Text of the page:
Here’s a general rundown of what you can expect on auction day:

  • A final inspection of the property
  • Register with the auctioneer
  • The auctioneer gives their opening address relating to the auction process and any specifications regarding the property
  • Bidding starts
  • The property is announced as ‘on the market’ once the reserve price set by the vendors has passed
  • Bidding continues until it slows or comes to an end, in which case the auctioneer will confirm the most recent bid by shouting, ‘Going once…..twice, three times’ 
  • The auctioneer will drop the hammer and yell ‘sold!’ then confirm the successful buyer
  • The property is sold! The sale is then finalised between the buyer and the real estate agent. 

The best way to feel more confident at your auction is to attend auctions prior. You’ll come to see how it all unfolds and familiarise yourself with what auction jargon like ‘reserve’ and ‘vendor bid’ means. 

Register to bid

Different rules in each state and territory apply for registering to bid at an auction. In NSW, you must provide identification, including a driver’s licence and a letter of authority if you’re bidding on behalf of someone else. Check the rules for your state or territory by asking the agent or your solicitor/conveyancer.

Registration generally starts 30 mins before the auction at the auction rooms or property. But you can also register with the selling agent before the auction – like when you inspect the property. If you do pre-register, make sure to take proof of identity on the day.  

The agent will collect your name, address and ID number in the Bidders Record and give you your bidders number. You’ll need to display this number when you bid.

If you arrive at an auction late and bidding has already started, you’ll need to quickly find an agent and register or show your ID if you’ve pre-registered. You cannot bid until you have a bidders number.

For more information on the auction or bidding process, visit the Fair Trading NSW website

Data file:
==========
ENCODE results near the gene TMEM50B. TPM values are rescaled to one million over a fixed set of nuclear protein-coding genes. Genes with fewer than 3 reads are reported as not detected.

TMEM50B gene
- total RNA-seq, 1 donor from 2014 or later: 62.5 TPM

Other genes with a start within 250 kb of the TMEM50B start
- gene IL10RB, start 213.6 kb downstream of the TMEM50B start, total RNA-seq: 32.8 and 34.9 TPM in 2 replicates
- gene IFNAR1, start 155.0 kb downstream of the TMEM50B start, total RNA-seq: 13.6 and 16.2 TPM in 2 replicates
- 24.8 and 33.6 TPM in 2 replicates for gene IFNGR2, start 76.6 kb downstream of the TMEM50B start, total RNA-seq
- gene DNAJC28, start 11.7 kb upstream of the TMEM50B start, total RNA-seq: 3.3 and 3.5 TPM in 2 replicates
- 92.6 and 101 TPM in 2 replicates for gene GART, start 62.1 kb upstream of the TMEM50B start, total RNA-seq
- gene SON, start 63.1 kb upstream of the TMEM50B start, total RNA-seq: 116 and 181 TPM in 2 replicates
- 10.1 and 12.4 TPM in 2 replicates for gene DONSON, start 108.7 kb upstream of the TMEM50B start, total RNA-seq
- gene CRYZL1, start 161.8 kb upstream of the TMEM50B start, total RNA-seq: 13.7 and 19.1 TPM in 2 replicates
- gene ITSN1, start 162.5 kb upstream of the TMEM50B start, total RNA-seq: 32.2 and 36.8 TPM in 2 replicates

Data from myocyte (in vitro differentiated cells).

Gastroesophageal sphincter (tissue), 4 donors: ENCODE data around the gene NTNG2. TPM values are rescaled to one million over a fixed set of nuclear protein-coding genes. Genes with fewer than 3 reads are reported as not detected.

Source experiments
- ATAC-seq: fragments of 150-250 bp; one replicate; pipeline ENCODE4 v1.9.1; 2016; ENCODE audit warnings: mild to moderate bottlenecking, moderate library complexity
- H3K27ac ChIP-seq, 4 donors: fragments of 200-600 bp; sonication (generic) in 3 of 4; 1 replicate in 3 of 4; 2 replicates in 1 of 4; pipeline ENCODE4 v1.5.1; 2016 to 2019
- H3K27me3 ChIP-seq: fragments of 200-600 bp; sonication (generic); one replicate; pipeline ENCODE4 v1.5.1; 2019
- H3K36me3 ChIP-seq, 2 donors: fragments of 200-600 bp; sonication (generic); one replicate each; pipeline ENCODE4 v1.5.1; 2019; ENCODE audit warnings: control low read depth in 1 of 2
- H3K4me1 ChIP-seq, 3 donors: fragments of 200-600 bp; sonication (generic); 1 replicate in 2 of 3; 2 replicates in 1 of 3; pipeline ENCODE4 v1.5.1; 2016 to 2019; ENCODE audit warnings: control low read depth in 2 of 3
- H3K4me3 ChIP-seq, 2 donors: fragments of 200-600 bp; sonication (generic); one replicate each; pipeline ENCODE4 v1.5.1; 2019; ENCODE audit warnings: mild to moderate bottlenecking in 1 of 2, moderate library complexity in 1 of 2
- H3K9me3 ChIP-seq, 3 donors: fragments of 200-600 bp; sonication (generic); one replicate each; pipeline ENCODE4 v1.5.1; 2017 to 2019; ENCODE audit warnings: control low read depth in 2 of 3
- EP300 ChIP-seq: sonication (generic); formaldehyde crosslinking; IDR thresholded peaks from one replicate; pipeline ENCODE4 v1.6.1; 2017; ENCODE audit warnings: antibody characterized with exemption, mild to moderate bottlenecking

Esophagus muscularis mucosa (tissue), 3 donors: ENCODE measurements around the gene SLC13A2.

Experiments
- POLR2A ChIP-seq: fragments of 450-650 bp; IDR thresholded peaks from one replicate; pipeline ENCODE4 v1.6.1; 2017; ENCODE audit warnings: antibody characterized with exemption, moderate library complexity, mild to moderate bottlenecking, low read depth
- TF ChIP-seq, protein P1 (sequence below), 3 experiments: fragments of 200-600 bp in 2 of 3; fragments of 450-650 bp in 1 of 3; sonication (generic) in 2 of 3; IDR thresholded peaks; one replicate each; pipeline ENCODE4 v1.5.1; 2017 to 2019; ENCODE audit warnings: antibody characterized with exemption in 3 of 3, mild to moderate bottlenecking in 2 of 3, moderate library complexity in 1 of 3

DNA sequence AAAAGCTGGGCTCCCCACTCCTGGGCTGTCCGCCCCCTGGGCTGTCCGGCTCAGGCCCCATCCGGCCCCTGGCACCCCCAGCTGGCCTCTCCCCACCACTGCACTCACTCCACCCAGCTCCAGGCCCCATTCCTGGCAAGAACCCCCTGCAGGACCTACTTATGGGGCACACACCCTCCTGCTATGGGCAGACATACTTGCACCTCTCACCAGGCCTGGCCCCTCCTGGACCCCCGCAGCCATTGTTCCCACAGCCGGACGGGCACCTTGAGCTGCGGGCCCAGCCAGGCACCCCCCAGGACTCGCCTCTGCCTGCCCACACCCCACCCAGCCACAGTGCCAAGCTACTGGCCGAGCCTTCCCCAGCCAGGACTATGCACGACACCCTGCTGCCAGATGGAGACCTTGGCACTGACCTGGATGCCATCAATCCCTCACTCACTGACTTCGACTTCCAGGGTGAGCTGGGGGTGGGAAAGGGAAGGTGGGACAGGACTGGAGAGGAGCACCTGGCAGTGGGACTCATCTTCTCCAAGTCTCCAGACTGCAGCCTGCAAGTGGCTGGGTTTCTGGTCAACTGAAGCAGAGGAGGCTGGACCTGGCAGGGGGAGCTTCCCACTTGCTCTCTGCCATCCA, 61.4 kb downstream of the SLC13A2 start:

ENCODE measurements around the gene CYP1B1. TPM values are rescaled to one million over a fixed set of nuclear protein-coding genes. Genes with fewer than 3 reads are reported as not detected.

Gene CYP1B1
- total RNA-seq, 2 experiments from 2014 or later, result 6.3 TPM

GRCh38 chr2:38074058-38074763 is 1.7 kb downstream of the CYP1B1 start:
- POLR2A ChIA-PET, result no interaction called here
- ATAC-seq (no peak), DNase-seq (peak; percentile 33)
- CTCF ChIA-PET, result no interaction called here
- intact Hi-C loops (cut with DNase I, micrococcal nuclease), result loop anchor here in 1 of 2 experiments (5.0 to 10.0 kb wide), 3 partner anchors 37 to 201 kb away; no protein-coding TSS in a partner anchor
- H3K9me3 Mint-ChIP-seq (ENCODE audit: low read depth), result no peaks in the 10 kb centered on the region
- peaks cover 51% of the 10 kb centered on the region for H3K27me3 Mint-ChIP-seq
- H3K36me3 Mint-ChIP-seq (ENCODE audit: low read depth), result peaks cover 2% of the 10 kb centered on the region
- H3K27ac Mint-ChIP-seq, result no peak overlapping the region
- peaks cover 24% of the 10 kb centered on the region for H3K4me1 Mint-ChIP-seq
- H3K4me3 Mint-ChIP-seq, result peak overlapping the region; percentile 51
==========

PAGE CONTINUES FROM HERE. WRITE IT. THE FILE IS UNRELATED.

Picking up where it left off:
Know your price limit

Knowing your price limit will help you stay calm during the auction process. 

The excitement and adrenaline can cause some bidders to get carried away with bidding, so knowing that you have a maximum bid amount will put things into perspective and keep you on track. If borrowing money from a lender, you’ll have a clear idea of how much you can spend. However, LJ Hooker recommends that you:

‘Consider everything you need to allocate dollars to, including legal, moving day, inspections and insurance. These must be included in your final purchase budget, which may mean your bidding limit is lower than you thought’.

LJ Hooker

Play your cards close to your chest

You may be tempted to tell other bidders what your limit is or how you plan on playing the auction, but this is a huge mistake. These things should be kept close to your chest, as they can give away crucial information about yourself and your goal. You don’t want others to know when you’ll need to stop bidding because they may use that information to outbid you. Imagine losing your dream home because they outbid you by $1000!

Consider using a buyer’s agent

We’ve already mentioned buyer’s agents – but it’s worth bringing this up again. 

A buyer’s agent can help you find a property and then guide you through the process of purchasing it. A good buyer’s agent will be familiar with your local areas and know which ones will likely be more affordable or suit your needs. They also have access to listings that may not be available online, so they can ensure that nothing slips through the cracks.

A simple google search will help you find buyer’s agents in your local area or the area you wish to buy in.

Being prepared can make it easier for you – so get ready now!

Preparing for auction day can be a lot of work, but it will be worth it. We hope these insights into what it’s like to be a buyer at auction help you feel more confident and ready to bid for your dream home. 

And remember, if you’re looking to buy a property at auction, engage a conveyancer earlier. Here at Oliver & Co. Conveyancing, we want to ensure everything goes smoothly before and on the auction day. Call us on (02) 4056 1070 for your free 15-minute consultation and fixed-fee quote

Disclaimer: The information provided in this blog post is for general informational purposes only and should not be considered as professional advice. We recommend consulting with qualified professionals for advice tailored to your individual circumstances.

Oliver and Co Conveyancing Cessnock founder Tayla Ross (nee Oliver)

Hi there! I'm Tayla Oliver

I founded Oliver Howells & Co. to educate and support you through your legal, or property buying and selling journey, with affordable, full-service legal and conveyancing support. You can count on our experienced and friendly team to look after your best interests at every step of the way.